(a) β-catenin levels were significantly increased in DAT+ neurons (arrowheads) in the VTA of DAT-Cre;β-catΔex3 mice compared to adjacent DAT- cells (asterisks) and DAT+ neurons in control mice (p<0.001, significant interaction between genotype and cell type, two-way ANOVA, F(1,48) = 38.13, ***p<0.001 Bonferroni’s test post hoc, WT: n=14 cells non-DAT, 10 cells DAT+, DAT-Cre;β-catΔex3: 16 cells non-DAT, 12 cells DAT+). (b) Cocaine-induced CPP was significantly reduced in DAT-Cre;β-catΔex3 mice compared to controls (#p<0.05, significant interaction between genotype and test day, two-way RM ANOVA, F(6,264) = 2.194, * p<0.05, Bonferroni’s test post hoc, n=23 mice per genotype). Preference for the cocaine-paired chamber returned to baseline after 3 days of extinction in control mice and 1 day of extinction in DAT-Cre;β-catΔex3 mice (+p<0.01, ++p<0.0001, significantly different from day 1, Dunnett’s test post hoc). DAT-Cre;β-catΔex3 mice showed no differences in average speed (c) in the three-chamber CPP apparatus during habituation or after CPP (n=10 mice control, 14 mice DAT-Cre;β-catΔex3), and no differences in locomotor sensitization to cocaine (d) compared to littermate controls (n = 16 mice control, 16 mice DAT-Cre;β-catΔex3). (e) DAT-Cre;β-catΔex3 mice showed normal coordination and motor learning on an accelerating rotarod task (n=13 mice control, 15 mice DAT-Cre;β-catΔex3). (f) DAT-Cre;β-catΔex3 mice showed no change in the acquisition of contextual fear memory following a foot shock in a novel environment compared to littermate controls, indicating intact spatial memory formation (n=16 mice control, 16 mice DAT-Cre;β-catΔex3) (g) DAT-Cre;β-catΔex3 mice showed no impairments in CPP driven by palatable food rewards (n = 17 mice control, 12 mice DAT-Cre;β-catΔex3). Data shown as mean ± SEM,.
Figure 4
Figure 4. Stabilization of cadherin at synapses in the VTA prevents the removal of GluA2-containing AMPARs, and blocks the insertion of GluA1-containing AMPARs
Immunogold EM was used to identify differences in cadherin, GluA2, and GluA1 localization after cocaine CPP in wildtype and DAT-Cre;β-catΔex3. (a, b) Cadherin localization to the synaptic membrane was increased under basal conditions in DAT-Cre;β-catΔex3 mice, and recruitment of additional cadherin to the synaptic membrane during CPP was blocked (p<0.05, significant interaction between treatment and genotype, two-way ANOVA, F(1,8) = 5.613, n=3 mice per condition. >100 synapses were analyzed per group). (c, d) The removal of GluA2 from the PSD membrane at excitatory synapses following CPP was blocked in DAT-Cre;β-catΔex3 mice (p<0.01, significant interaction between treatment and genotype, two-way ANOVA, F(1,8) = 22.07, n=3 mice per condition). (e, f) The insertion of GluA1 to the PSD membrane at excitatory synapses onto dopaminergic neurons following CPP was blocked in DAT-Cre;β-catΔex3 mice (p<0.01, significant interaction between treatment and genotype, two-way ANOVA, F(1,11) = 10.75, n=3 mice control saline, n=3 mice control cocaine; n=5 DAT-Cre;β-catΔex3 mice saline, 4 DAT-Cre;β-catΔex3 mice cocaine). a, c, e: *p< 0.05, **p< 0.01 Bonferroni’s test post hoc. Data shown as mean ± SEM with individual mice (circles) overlaid.
Figure 5
Figure 5. Stabilization of cadherin at synapses in the VTA blocks LTP by retaining GluA2-containing AMPARs and preventing the insertion of GluA2-lacking AMPARs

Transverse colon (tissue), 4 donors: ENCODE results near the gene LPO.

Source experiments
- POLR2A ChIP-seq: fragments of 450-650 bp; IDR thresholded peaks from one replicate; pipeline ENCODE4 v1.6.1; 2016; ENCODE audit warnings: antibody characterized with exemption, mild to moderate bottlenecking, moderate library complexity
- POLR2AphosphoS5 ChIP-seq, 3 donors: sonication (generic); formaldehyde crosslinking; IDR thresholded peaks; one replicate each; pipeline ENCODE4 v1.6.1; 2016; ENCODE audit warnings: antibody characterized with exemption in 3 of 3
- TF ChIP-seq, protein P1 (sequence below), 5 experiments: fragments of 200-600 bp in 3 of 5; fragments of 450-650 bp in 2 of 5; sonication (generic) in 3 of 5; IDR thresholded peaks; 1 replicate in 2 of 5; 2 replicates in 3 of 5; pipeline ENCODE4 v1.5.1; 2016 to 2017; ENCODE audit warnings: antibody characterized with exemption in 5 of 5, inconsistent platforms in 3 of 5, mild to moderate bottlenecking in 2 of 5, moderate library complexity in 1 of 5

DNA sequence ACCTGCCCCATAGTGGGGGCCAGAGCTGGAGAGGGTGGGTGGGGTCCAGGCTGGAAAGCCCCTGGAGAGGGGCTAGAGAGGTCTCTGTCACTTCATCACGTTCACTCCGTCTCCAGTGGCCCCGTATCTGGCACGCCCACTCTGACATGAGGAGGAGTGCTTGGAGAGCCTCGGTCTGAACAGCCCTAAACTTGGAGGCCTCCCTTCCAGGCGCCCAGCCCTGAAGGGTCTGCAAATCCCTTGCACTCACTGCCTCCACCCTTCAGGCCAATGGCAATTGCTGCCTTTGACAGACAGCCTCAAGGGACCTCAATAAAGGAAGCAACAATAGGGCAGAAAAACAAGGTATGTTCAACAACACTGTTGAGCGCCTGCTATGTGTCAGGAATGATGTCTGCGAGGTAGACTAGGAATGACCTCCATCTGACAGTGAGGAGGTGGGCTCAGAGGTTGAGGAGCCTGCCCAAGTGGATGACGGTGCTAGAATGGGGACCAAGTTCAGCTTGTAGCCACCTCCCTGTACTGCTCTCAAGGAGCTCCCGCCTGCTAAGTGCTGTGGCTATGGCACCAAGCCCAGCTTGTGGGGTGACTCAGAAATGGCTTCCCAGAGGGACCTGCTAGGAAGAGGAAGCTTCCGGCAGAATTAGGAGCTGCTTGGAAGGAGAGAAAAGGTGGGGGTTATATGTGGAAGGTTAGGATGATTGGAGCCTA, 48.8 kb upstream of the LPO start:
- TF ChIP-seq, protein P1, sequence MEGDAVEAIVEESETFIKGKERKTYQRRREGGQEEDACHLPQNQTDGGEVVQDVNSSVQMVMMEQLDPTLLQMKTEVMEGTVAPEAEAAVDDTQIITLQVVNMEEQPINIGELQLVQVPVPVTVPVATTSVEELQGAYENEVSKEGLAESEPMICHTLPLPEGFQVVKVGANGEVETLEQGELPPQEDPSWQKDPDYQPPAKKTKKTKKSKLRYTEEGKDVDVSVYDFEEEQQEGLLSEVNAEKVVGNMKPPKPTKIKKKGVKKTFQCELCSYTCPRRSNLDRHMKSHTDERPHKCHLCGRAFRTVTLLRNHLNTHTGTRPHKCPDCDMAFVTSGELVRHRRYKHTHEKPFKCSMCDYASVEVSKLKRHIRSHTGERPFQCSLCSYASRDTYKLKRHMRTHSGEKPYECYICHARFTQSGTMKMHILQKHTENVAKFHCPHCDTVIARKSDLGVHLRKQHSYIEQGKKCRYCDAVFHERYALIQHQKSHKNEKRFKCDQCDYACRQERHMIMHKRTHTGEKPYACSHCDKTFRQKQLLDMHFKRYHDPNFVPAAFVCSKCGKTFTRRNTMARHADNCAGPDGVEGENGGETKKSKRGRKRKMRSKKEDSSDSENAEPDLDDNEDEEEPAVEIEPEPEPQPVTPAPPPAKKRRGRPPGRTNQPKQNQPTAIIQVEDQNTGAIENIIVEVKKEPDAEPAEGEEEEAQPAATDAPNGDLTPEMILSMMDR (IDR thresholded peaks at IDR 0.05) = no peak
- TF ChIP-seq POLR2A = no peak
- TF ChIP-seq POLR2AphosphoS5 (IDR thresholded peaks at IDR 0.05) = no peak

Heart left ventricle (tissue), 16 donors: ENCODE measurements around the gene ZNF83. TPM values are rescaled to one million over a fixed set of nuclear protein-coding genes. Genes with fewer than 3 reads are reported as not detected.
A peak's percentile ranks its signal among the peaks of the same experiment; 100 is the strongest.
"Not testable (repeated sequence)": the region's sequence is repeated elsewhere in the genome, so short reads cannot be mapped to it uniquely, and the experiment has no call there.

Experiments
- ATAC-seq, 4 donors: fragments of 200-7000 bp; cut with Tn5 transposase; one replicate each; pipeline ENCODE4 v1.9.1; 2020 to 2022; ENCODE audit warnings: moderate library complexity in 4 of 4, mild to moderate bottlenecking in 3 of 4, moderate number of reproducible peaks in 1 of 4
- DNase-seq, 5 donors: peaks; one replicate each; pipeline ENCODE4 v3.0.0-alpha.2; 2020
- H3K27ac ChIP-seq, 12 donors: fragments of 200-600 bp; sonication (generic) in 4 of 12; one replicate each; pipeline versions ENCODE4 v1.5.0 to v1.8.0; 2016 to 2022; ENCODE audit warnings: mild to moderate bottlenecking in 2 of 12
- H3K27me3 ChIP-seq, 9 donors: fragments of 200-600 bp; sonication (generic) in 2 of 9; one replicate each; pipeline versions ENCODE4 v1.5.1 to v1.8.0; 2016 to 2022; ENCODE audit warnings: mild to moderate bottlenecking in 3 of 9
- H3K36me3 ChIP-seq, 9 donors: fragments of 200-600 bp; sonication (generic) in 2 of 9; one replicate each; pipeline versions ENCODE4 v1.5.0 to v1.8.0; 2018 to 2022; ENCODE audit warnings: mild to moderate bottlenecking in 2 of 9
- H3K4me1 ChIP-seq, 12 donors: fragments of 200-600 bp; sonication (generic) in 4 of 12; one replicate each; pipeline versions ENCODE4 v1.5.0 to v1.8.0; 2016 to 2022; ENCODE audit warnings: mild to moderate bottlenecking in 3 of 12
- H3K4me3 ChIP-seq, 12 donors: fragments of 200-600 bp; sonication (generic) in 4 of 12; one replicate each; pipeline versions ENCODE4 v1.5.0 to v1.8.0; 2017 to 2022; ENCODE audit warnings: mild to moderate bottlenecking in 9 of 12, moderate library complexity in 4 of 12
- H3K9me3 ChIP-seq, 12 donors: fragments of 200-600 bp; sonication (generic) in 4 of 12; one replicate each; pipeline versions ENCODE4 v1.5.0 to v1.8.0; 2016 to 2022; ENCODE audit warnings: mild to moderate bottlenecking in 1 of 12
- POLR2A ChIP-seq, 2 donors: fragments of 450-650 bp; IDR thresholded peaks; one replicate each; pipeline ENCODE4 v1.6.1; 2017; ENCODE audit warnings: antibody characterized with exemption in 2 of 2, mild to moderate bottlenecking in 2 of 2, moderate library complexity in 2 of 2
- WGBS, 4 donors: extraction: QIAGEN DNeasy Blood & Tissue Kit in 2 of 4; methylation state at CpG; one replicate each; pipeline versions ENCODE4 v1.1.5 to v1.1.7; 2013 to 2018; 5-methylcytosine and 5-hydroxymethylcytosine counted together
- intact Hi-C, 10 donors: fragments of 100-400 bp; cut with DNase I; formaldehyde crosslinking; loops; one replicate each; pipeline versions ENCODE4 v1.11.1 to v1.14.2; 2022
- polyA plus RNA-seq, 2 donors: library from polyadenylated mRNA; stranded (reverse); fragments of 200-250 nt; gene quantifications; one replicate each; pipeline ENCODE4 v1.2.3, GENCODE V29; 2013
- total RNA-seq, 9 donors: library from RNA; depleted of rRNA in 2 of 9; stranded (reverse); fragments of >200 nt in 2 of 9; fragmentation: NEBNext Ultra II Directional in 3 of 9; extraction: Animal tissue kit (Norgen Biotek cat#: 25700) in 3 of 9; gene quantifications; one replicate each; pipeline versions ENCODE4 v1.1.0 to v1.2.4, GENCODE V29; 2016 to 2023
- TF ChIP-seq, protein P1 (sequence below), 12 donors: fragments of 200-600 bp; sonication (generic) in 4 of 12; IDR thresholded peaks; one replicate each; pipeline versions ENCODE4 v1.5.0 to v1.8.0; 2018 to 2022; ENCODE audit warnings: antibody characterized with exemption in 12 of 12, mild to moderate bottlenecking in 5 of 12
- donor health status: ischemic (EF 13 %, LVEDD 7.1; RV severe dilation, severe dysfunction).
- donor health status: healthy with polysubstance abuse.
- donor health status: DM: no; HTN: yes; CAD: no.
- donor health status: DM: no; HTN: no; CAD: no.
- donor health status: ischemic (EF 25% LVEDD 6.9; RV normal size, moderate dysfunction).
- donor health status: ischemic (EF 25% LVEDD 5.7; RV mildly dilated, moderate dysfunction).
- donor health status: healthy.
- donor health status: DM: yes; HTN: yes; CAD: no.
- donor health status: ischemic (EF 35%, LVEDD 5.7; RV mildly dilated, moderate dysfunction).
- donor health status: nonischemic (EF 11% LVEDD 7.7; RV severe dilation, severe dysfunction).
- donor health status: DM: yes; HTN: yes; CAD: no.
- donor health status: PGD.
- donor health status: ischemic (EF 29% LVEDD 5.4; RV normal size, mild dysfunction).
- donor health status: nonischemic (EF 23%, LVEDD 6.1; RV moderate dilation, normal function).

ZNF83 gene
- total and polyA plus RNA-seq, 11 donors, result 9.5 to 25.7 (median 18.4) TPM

(a) Spike-timing-dependent LTP in the VTA was abolished in naïve DAT-Cre;β-catΔex3 mice (#p<0.001, significant interaction between genotype and time, two-way RM ANOVA, F(52, 468) = 2.644, * p<0.05, Bonferroni’s test post hoc, n=5 cells/5 mice WT, 6 cells/6 mice DAT-Cre;β-catΔex3). Treatment with NASPM reversed LTP in control mice, but had no effect on EPSP amplitude in DAT-Cre;β-catΔex3 mice. (b) Increased AMPAR/NMDAR ratio 24 h after cocaine administration observed in control mice was abolished in DAT-Cre;β-catΔex3 mice (p<0.05, two-way ANOVA, significant interaction between genotype and drug treatment, F(1,39) = 5.143, *p<0.05, Bonferroni’s test post hoc, n = 10 cells/4 mice control saline, 11 cells/5 mice control cocaine, 12 cells/6 mice DAT-Cre;β-catΔex3 saline, 10 cells/5 mice DAT-Cre;β-catΔex3 cocaine). (c) Increased rectification index of AMPAR EPSCs 24 h after cocaine administration observed in control mice was absent in DAT-Cre;β-catΔex3 mice (p<0.01, two-way ANOVA, significant interaction between genotype and drug treatment, F(1,31) = 7.641, **p<0.01 Bonferroni’s test post hoc, n = 9 cells/3 mice control saline, 8 cells/3 mice control cocaine, 9 cells/3 mice DAT-Cre; β-catΔex3 saline, 9 cells/3 mice DAT-Cre;β-catΔex3 cocaine). The frequency and amplitude of miniature excitatory postsynaptic currents (mEPSCs) (d) and miniature inhibitory postsynaptic currents (mIPSCs) (e) onto dopaminergic neurons in the VTA were unchanged in DAT-Cre;β-catΔex3 mice compared to controls, indicating that basal excitatory and inhibitory synaptic transmission at these synapses was unaltered in the VTA of DAT-Cre;β-catΔex3 mice (n = 9 cells/3 mice control, 8 cells/3 mice DAT-Cre;β-catΔex3, unpaired t-tests, p>0.05). Data shown as mean ± SEM with individual cells (circles) overlaid.
Figure 6
Figure 6. Model of changes in cadherin and AMPAR subunit localization in control and DAT-Cre;β-catΔex3 mice during conditioned place preference (CPP)
(a–b) Wildtype mice. (a) Under basal conditions, the population of AMPARs at excitatory inputs to dopaminergic neurons is composed of GluA1/2 heteromers. Cadherins regulate the dynamic localization of AMPARs through direct and indirect interactions with GluA1 and GluA2 –,. (b) During cocaine-mediated CPP, activity is enhanced at excitatory inputs to dopaminergic neurons, driving the removal of GluA1/2 heteromers and the insertion of Ca2+-permeable GluA1 homomers into AMPA receptor ‘slots’ within the PSD,. Enhanced synaptic activity also leads to increased levels of cadherin at the synaptic membrane. Cadherins are then situated to associate with and stabilize GluA1 homomers at the synaptic membrane, contributing to the potentiation of these synapses underlying behavioral changes in CPP. (c–d) DAT-Cre;β-catΔex3 mice. (c) Under basal conditions, elevated levels of β-catenin promote the stability of cadherin, resulting in a significant increase in cadherin localized to the synaptic membrane. Cadherins associate with GluA1/2 heteromers, enhancing their stability at the synaptic membrane. (d) During cocaine-mediated CPP, the removal of GluA1/2 heteromers is prevented due to their stabilization by increased synaptic cadherin in DAT-Cre;β-catΔex3 mice. GluA1/2 heteromers are retained in available AMPAR ‘slots’, preventing the insertion of GluA1-containing AMPARs and the potentiation of these synapses. Thus, stabilizing synaptic cadherin in DAT-Cre;β-catΔex3 mice disrupts the cocaine-induced switch in AMPAR composition and significantly reduces CPP.